Hollywood Agreement: AI Protections for Actors
November 14, 2023
After 118 days of strike, the longest in Hollywood history, the Screen Actors Guild-American Federation of Television and Radio Artists (SAG-AFTRA) has reached an agreement with the Alliance of Motion Picture and Television Producers (AMPTP). Both parties remained silent about the terms of the agreement on Wednesday night, but it was reached after a lengthy struggle over the use of artificial intelligence in actors’ performances and actors’ demands for residual payments for shows and films streamed on streaming services.
A Historic Agreement for Hollywood
A SAG committee, representing thousands of film and television actors, approved the agreement on Wednesday. The strike itself, which saw pickets in front of Netflix, Disney, Warner Bros. Discovery, and others’ offices, will end on Thursday morning. The provisional agreement is expected to be submitted to the union’s national board for approval on Friday.
Undoubtedly, this is a significant milestone for Hollywood, an industry worth over $130 billion that has been nearly completely halted this year, as both the Writers Guild of America and SAG have stood firm to secure fair wages and limit the use of artificial intelligence in their work.
WGA members went on strike in May, while SAG abstained from work in July, marking the first time the industry faced a dual strike since 1960. The WGA strike ended in September with a historic agreement that established guidelines to protect screenwriters from the incursion of artificial intelligence into their work.
During this year’s negotiations between SAG and AMPTP, generative artificial intelligence became the primary point of contention. In July, the film studios claimed to have offered an “innovative proposal on artificial intelligence that protects actors” digital likenesses. SAG countered that the proposal allowed background actors to be scanned, paid for the day, and then transformed into digital characters that studios could use “for the rest of eternity” (AMPTP contested this claim).
The issue was discussed at length until last weekend when SAG reviewed the studios “last, best, and final” offer and rejected it, stating that “there are several key points on which we do not yet have an agreement, including artificial intelligence.”
A subsequent article in The Hollywood Reporter revealed that the AMPTP’s proposal sought to allow studios to pay for AI scans of what are known as Schedule F performers and, after the actors’ death, allow studios to use the scans without the consent of the estate or SAG. Schedule F performers include anyone earning more than the minimum wage for TV or film actors. The union wanted compensation for the reuse of scans, along with consent.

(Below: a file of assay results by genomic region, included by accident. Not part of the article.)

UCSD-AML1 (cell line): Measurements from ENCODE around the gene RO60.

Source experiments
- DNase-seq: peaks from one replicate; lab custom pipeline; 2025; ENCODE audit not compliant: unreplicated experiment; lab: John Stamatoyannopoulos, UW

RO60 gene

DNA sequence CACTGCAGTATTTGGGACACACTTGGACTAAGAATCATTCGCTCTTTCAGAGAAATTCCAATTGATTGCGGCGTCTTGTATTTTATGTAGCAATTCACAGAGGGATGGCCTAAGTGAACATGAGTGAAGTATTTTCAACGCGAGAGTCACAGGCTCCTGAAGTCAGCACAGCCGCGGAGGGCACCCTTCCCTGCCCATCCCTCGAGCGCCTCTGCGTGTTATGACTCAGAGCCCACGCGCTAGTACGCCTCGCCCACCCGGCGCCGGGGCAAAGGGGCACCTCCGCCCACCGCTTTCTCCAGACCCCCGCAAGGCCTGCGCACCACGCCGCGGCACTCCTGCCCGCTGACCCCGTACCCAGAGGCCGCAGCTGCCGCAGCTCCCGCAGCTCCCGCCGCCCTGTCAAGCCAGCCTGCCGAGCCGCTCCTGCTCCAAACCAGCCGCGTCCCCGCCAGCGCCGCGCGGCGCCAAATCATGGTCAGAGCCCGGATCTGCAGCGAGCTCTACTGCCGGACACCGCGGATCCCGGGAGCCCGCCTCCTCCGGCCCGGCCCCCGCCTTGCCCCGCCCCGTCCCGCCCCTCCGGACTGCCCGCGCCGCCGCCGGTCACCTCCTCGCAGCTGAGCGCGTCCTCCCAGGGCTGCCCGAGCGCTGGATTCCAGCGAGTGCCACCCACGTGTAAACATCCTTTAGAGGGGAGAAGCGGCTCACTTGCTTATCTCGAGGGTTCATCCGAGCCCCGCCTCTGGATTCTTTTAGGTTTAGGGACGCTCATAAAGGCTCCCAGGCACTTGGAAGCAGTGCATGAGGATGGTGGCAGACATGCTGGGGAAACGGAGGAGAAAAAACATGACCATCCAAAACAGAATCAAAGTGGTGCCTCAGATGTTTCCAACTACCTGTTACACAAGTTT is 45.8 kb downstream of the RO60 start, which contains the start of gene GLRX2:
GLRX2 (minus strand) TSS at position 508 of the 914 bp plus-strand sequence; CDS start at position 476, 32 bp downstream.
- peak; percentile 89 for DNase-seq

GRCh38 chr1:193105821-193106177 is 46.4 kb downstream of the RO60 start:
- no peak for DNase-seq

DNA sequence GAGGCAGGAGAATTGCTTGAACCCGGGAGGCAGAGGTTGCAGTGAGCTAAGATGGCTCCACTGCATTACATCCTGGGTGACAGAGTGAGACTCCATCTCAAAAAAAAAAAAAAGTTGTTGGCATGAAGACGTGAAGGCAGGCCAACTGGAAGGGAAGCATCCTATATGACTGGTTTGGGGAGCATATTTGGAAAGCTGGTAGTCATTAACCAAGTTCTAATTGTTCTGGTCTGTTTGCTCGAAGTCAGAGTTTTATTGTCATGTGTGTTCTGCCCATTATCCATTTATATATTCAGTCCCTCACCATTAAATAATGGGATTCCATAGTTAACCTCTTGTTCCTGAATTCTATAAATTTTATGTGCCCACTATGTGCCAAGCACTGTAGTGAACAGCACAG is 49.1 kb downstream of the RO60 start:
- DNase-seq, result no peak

On Tuesday, the studios reportedly agreed to modify the language on artificial intelligence in their proposal, a move that appears to have been decisive. Although the terms of the provisional agreement reached on Thursday are not clear, it is challenging to imagine that actors have not obtained at least some of the AI-related protections they were seeking.
The evolution of artificial intelligence in the conversation
Since actors began their strike in July, the conversation about artificial intelligence has shifted from a living room topic to an international issue. Last week, U.S. President Joe Biden signed a broad decree aimed at limiting the power of commercial artificial intelligence.
The decree did not address the effects of machine learning on Hollywood, but SAG took advantage of the announcement, stating on X that “for strong, safe, and responsible development and use of artificial intelligence, it is imperative that workers and unions remain at the forefront of policy development.”
The main issue for both writers and actors who confronted during the summer (which extended into the fall) was that it was becoming impossible for union members to “maintain a middle-class lifestyle,” as stated on the SAG website.
Part of this calculation, of course, involves ensuring that jobs are not replaced by artificial intelligence, but also that members receive residual payments for streaming content that match what they would earn if a TV show were broadcast on a network. “They have a 2023 business model for streaming with a 1970 business model for paying actors, writers, and other industry creatives,” said Duncan Crabtree-Ireland, executive director and chief negotiator of SAG-AFTRA, in June. “This is not acceptable.“